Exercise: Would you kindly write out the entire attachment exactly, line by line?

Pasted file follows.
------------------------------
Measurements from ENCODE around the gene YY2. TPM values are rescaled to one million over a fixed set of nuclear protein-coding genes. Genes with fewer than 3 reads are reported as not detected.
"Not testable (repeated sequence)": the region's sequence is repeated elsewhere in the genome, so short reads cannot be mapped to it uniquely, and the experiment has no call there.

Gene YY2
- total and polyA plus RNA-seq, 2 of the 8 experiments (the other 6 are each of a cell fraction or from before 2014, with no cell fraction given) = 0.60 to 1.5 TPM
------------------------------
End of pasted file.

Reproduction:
Measurements from ENCODE around the gene YY2. TPM values are rescaled to one million over a fixed set of nuclear protein-coding genes. Genes with fewer than 3 reads are reported as not detected.
"Not testable (repeated sequence)": the region's sequence is repeated elsewhere in the genome, so short reads cannot be mapped to it uniquely, and the experiment has no call there.

Gene YY2
- total and polyA plus RNA-seq, 2 of the 8 experiments (the other 6 are each of a cell fraction or from before 2014, with no cell fraction given) = 0.60 to 1.5 TPM